LONDON - The first-round results of France's presidential election are reassuring for those who feared that extremist politicians are about to sweep to power in Europe.
For although Mrs Marine Le Pen, leader of the far-right, anti-immigrant National Front got 21.53 per cent of the votes and has therefore qualified for the second round of the election, the better performance of Mr Emmanuel Macron, the independent centrist candidate who won 23.75 per cent and can rely on a much wider pool of future supporters, should mean that Mrs Le Pen will lose her bid to become France's president when the second and decisive round takes place on May 7.
Still, although all polls consistently show Mr Macron beating Mrs Le Pen by a margin as wide as 20 percentage points in the one-on-one duel which lies ahead, nothing can be taken for granted, since the campaigning over the next two weeks will be both brutal and gruelling.
And regardless of the outcome, the election has already destroyed France's traditional political arrangements.
The key to winning the second round of voting lies in the two candidates' abilities to reach out beyond their traditional constituency of voters.
On this score, Mr Macron is likely to fare much better than Mrs Le Pen. Mr Macron, who briefly served as a minister in the outgoing government before he decided to run as an independent, is viewed with great suspicion by his former colleagues.
Nevertheless, Prime Minister Bernard Cazeneuve has already called on "all French democrats" to vote for Mr Macron, who is now seen as the only line of defence against Mrs Le Pen.
And although centre-right voters don't trust Mr Macron either, they are also likely to rally behind his flag.
By comparison, Mrs Le Pen is much more restricted in her ability to persuade voters to switch their allegiance; her abrasive campaigning style and policies, which include a pledge to leave the European Union, abandon the Euro currency and impose serious restrictions on French Muslims are viewed as extreme by a large part of France's voters.
Mrs Le Pen hoped to do better than what opinion polls predicted for her in the first round in order to maintain her electoral momentum. The fact that she failed and her score is precisely that predicted by pollsters does not bode well for her presidential prospects.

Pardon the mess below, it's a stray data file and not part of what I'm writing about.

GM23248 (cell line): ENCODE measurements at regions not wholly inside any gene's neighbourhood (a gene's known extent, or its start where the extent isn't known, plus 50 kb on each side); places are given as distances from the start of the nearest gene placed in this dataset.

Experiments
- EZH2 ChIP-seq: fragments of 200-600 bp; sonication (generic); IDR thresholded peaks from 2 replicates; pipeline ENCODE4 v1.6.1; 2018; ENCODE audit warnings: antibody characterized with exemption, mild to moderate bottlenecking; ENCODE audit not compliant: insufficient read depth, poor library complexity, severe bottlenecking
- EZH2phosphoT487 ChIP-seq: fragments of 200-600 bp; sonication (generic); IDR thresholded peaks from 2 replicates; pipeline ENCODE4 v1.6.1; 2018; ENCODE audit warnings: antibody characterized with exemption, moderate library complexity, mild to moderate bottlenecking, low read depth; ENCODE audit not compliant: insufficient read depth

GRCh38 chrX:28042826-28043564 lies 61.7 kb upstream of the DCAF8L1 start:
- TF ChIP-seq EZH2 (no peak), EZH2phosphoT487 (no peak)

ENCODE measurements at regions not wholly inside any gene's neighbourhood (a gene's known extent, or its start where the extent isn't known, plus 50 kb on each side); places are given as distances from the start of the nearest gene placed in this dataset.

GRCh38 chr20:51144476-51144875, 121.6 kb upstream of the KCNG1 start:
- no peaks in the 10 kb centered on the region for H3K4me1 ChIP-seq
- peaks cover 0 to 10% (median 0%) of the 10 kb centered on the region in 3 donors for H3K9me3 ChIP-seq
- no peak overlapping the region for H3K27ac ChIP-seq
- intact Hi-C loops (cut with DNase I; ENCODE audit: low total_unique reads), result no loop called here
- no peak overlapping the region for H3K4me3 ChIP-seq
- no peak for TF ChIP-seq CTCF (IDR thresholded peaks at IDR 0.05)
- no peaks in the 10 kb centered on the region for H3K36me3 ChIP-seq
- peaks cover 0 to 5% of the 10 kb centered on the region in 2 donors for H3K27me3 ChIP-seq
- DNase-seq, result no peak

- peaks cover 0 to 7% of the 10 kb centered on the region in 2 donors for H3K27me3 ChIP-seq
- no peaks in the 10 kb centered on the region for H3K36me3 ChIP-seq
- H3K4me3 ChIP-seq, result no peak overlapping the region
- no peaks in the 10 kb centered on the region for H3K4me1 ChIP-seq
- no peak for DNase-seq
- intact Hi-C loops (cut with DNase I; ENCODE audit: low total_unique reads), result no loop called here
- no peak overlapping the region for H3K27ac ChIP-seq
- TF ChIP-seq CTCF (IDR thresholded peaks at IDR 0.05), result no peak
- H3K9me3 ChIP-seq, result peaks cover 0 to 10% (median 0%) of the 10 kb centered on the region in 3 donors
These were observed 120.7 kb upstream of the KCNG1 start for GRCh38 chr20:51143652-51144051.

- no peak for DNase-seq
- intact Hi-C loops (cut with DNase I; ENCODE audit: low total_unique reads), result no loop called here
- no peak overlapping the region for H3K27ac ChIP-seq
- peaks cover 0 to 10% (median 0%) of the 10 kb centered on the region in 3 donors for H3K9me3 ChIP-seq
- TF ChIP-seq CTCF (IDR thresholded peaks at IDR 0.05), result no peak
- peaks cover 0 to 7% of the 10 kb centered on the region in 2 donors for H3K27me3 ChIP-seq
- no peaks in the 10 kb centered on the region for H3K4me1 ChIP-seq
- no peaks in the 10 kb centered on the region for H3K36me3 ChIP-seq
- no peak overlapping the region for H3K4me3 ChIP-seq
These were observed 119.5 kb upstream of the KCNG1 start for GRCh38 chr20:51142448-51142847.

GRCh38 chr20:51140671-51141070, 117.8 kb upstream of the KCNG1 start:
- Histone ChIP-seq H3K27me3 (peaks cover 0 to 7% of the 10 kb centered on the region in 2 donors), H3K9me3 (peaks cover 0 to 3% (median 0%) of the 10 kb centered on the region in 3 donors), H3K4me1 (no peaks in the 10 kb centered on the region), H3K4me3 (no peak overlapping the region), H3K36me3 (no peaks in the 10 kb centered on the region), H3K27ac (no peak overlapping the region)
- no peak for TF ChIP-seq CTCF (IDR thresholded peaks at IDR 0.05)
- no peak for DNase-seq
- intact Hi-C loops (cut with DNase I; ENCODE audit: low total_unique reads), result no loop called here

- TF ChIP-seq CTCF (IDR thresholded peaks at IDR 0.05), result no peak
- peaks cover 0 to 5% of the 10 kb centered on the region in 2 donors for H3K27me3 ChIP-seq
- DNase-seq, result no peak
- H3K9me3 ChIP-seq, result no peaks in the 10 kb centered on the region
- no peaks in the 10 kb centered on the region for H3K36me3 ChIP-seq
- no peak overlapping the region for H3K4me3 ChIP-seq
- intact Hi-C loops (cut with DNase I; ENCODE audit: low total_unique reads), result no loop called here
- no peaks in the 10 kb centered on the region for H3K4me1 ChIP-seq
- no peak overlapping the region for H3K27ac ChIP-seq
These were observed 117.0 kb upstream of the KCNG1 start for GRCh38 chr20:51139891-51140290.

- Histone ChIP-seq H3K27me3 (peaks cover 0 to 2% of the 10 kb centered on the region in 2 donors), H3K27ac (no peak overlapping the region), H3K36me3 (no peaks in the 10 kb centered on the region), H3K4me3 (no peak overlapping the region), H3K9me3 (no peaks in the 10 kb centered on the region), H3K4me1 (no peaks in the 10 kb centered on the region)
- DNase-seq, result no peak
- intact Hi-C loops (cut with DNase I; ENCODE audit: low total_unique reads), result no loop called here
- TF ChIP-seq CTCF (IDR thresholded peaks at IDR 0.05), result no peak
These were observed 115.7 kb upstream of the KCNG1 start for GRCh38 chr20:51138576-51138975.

However, Mrs Le Pen is a far better campaigner than Mr Macron, who has never served in parliament or run in a national election, and the National Front leader is guaranteed to pull no punches.
Soon after Sunday's ballots were counted, Mrs Le Pen already gave notice that she plans to spend the next two weeks hammering home her message "against mass immigration, the free movement of terrorists or the reign of big money".
She also enjoys another major asset: her supporters are highly committed and disciplined, and are very likely to vote in two weeks' time, while Mr Macron's potential supporters are more disparate and less loyal to their candidate.
Of particular concern for Mr Macron will be how to attract the 19 per cent of the voters who gave their support in the first round to Mr Jean-Luc Mélenchon, a far-left candidate. The danger for Mr Macron is these voters will simply fail to turn out for the second round.
A low turnout will clearly favour Mrs Le Pen; a turnout of not more than 60 per cent of the electorate may well see the National Front leader win. The challenge for Mr Macron is, therefore, not merely to persuade voters that he is the only acceptable presidential candidate, but that they must actually cast their ballots accordingly.
Either way, Sunday's ballots have already made history: for the first time since the present French constitution was adopted half a century ago, the candidates of both the mainstream left and right in French politics were disqualified from competing in the second round.
Mr Francois Fillon, a former prime minister and the leader of the centre-right Republicans, a party which traces its history to French wartime hero General Charles de Gaulle, attracted only 19.91 per cent of the votes, while Mr Benoit Hamon, the candidate of the Socialists who trace their history back to the 19th century and currently run France, scored a humiliating 6.2 per cent of the ballots.
Overall, therefore, just over a quarter of the French electorate now seems to have any loyalty to the two parties which have ruled the country for many decades. And that means although the eventual election of Mr Macron will reassure France's European neighbours, the reality remains that its entire political system is now melting down.
Correction note: An earlier version of the story stated that Mr Francois Fillon is the leader of the centre-left Republicans. This is incorrect. He is the leader of the centre-right Republicans. We are sorry for the error.